When the economically privileged occupy our neighborhoods, the SFBG rightly raises concerns. Does being economically privileged get you a pass when you fly to bike tours? I mean, the relative production of atmospheric carbon from one air trip to bike tours dwarfs that of the longest daily commutes in the Bay Area by orders of magnitude.

One reason why I've only done Critical Mass once, that would have been ten years ago today, is because I put my life on the line every day to ride every day and my idea of a good time is not intentionally irritating motorists and riding through stopped traffic belching fumes. I get enough of that cycling every day, thanks.

But I am glad that CM is there. I'd ride today if I was in town. I'd ride the NYC CM if it was not raining here today and did not have family commitments. Biking, like driving in Manhattan, is really like a adrenaline fueled roller coaster ride.

Oh, yeah, that and my partner and I are getting fucking married (again) this weekend, this time legally and for keeps! We got the license yesterday and will celebrate with our families this weekend. That, and the Harry Hay conference will celebrate the 100th anniversary of his birth at The Stonewall Inn tomorrow nite. Good times!

Posted by marcos on Sep. 28, 2012 @ 5:08 am

Critical Mass may have started as a way to get commuters out of cars, but it's turned into a bicycle-bigotry fest. As a pedestrian, I've been nearly run down by bicycles numerous times. As a user of mass transit (Muni), I've also seen Critical Mass bicyclists taunting and even stopping buses.

Feet before wheels, even if the wheels are on bikes.

Posted by Guest on Sep. 26, 2012 @ 11:33 am

they do nothing but annoy people trying top get to their homes after work!! they are nopthing but self centered imbeciles! Cetainly NOT to be "celebrated".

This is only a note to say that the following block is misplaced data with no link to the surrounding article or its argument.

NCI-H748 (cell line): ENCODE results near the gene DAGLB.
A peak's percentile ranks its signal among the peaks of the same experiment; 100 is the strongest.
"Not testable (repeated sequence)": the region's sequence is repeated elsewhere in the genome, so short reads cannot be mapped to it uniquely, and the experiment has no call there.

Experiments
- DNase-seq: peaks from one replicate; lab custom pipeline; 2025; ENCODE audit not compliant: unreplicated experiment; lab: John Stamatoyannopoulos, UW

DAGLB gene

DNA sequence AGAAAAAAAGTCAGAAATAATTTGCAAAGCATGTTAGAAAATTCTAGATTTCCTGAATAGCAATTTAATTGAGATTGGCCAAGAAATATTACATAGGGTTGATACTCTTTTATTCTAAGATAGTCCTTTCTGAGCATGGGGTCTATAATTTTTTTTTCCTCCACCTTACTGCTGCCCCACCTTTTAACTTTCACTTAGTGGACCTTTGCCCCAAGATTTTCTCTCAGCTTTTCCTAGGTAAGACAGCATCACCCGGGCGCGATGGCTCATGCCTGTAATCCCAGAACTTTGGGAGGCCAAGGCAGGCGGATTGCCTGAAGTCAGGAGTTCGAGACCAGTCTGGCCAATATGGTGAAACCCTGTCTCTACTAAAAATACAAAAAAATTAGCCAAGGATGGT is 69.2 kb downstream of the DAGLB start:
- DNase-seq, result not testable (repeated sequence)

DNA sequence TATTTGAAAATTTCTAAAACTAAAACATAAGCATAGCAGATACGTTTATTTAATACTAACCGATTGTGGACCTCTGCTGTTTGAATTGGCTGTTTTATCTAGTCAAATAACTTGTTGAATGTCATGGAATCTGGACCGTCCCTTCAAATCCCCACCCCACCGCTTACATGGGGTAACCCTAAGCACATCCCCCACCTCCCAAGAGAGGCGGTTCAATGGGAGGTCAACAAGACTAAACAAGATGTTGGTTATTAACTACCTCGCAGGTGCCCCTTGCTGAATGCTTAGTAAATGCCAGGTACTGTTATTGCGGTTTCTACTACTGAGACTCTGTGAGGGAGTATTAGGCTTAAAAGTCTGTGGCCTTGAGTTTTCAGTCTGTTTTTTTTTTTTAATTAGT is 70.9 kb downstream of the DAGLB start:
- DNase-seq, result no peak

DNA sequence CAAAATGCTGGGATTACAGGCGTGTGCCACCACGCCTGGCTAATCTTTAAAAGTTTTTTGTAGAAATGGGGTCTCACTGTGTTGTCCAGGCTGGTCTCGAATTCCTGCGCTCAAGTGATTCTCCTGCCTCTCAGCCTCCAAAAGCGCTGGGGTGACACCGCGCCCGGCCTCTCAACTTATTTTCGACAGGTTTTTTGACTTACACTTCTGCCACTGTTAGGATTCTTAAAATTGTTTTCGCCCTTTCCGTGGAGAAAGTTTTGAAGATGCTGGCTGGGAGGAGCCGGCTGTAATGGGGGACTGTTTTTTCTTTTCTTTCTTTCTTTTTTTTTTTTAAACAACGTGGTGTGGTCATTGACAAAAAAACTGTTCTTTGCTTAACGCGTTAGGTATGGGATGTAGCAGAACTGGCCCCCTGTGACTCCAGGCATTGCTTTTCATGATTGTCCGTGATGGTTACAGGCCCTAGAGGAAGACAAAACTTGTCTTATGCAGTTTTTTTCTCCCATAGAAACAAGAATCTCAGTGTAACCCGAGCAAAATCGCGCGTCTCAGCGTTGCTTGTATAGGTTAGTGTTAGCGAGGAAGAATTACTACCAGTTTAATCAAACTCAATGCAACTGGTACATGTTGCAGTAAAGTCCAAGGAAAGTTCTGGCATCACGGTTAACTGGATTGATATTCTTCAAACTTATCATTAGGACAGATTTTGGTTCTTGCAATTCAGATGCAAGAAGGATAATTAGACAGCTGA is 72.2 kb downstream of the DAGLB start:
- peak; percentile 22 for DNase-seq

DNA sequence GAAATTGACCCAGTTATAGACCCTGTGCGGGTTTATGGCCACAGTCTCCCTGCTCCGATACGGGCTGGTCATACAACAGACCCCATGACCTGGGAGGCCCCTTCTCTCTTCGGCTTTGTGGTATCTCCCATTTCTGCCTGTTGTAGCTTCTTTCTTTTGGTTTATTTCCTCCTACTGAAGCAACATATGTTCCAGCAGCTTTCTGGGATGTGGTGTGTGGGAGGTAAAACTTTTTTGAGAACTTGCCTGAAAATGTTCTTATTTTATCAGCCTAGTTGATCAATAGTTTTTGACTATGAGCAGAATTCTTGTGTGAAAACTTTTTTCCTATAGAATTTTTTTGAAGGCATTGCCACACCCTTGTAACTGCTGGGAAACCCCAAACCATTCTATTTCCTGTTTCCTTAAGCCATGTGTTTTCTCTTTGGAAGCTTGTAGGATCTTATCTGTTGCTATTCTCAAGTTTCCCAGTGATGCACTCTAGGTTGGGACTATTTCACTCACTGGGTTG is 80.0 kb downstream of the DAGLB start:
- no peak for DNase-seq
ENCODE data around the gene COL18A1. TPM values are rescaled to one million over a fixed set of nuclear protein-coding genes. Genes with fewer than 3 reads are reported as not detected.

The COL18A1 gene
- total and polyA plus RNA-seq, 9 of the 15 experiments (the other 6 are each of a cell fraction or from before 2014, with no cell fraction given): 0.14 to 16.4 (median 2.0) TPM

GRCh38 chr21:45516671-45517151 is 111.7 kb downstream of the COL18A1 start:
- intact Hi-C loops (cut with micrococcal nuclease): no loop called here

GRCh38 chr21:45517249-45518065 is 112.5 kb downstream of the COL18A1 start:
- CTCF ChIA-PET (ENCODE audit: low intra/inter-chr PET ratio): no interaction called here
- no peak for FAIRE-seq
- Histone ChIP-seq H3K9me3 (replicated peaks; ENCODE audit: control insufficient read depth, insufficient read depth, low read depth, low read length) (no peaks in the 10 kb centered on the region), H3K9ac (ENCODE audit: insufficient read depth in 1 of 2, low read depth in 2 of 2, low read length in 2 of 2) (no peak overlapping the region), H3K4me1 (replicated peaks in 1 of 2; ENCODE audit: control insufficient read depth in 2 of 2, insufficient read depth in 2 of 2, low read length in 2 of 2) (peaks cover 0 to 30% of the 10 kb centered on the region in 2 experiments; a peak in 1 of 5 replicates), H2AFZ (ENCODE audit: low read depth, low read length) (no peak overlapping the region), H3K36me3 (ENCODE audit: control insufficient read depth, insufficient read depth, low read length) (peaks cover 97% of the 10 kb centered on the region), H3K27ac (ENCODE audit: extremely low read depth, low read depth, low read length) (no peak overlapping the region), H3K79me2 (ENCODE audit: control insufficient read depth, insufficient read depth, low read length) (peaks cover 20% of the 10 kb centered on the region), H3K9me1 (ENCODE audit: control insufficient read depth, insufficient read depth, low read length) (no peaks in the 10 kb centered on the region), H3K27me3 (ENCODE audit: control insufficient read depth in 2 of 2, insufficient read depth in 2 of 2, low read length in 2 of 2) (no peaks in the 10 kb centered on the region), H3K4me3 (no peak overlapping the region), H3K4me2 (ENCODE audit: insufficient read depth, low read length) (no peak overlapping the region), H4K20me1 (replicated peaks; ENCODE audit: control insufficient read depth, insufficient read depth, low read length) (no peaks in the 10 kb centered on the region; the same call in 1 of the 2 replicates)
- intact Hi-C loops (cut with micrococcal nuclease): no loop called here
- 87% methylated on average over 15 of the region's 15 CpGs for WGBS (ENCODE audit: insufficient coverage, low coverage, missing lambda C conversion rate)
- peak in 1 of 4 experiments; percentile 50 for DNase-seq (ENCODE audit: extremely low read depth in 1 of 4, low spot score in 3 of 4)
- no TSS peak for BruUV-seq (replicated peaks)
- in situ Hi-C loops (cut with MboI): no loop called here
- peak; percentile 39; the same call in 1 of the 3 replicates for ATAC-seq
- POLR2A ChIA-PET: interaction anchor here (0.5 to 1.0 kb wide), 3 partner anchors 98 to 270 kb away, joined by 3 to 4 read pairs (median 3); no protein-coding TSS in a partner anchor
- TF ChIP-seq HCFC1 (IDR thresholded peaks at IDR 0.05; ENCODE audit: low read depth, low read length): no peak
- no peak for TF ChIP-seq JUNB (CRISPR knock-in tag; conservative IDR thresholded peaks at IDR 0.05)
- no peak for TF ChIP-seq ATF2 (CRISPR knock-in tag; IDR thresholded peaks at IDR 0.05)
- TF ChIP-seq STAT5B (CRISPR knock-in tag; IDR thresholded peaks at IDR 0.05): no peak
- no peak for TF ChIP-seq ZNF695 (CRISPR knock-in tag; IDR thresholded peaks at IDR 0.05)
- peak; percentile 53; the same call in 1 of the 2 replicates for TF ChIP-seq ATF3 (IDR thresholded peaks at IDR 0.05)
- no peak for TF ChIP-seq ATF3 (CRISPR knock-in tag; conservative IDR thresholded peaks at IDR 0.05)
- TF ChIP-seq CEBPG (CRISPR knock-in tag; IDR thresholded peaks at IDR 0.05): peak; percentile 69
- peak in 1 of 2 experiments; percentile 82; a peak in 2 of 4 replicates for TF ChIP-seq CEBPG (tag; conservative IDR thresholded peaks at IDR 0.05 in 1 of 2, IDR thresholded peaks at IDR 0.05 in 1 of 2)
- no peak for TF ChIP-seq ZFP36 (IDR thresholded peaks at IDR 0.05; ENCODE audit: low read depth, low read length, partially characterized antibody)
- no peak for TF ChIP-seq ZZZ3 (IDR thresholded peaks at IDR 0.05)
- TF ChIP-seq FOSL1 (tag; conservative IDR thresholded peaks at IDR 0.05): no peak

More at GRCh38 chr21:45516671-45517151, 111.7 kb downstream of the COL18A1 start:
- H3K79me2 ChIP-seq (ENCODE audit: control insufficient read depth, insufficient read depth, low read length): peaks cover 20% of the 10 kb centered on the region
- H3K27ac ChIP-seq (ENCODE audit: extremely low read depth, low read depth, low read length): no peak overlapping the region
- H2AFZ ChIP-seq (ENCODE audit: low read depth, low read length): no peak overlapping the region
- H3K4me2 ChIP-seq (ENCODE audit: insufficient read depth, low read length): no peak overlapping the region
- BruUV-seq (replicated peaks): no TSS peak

Posted by Guest on Sep. 26, 2012 @ 1:44 pm

I;m a bike commuter and detest critical mass for many reasons, but tried to overcome my dislike by riding with them. While waiting for the ride to begin, I observed a prosperous-looking gentleman unpack his expensive racing bike from his big new suv, put on a fancy helmet and presto! Instant fire-breathing anarchist! After the ride began. I observed this shmuck and several of his friends cursing and threatening motorists who were just trying to get home on a Friday night. After three blocks, I'd had enough. If I were king of the forest, there would be no critical mass, no bike lanes, no pretentious bike events,and especially no well-healed creeps causing unnecessary problems for the rest of us.

Posted by Guest on Sep. 27, 2012 @ 10:29 am

pretentious bike events in forests! raaaaage!

Posted by marke on Sep. 27, 2012 @ 10:52 am

Have a ball, fatso. And don't forget to bring your Hummer so you can get out of the forest.

Posted by Guest on Sep. 27, 2012 @ 11:30 am

I never roll out of bed without it.

Posted by marke on Sep. 27, 2012 @ 12:00 pm

I don't like the Blue Angels, so I leave town. I'm not into parades, I know where they are, I avoid them. Most last Fridays I want nothing to do with Critical Mass so I stay home. San Francisco doesn't revolve around me or you. Whether you hate Mass, love it, or neutral, it exists, just like crowds on game night or noisy low-flying jets. Plan accordingly. It's simple.

Posted by lemur on Sep. 27, 2012 @ 7:13 pm

every time. Hard to avoid it if you don't know where it is going to be.

Posted by matlock on Sep. 27, 2012 @ 7:37 pm

Somehow I have survived 68 years. I have lived in SF for 40 of them. I have never owned a car. A bicycle has been my only mode of transportation, along with Muni and the occasional cab when I'm feeling flush. Work or play I pedal away. During the years I was a home visit Hospice Nurse I would bike all over the city to see my patients. The highlight was when Muni added bike racks and I no longer had to pant and push up the hills of North Beach, Pac Heights etc. I salute the Bicycle Coalition for the excellent work they continue doing, despite the opposition of one particular person who shall remain nameless.
VOTE YES ON PROPOSITION 37.
VOTE NO ON PROPOSITION 32.
GO GIANTS.

Posted by Patrick Monk.RN. on Sep. 28, 2012 @ 9:15 am

What self-important bozos there are, folks who claim moral superiority based solely on their chosen mode of transportation. A monthly celebration of mob rule, sanctioned and protected by the SF Police....
Mandatory Bike helmet laws - NOW!

Posted by Richmondman on Sep. 28, 2012 @ 3:05 pm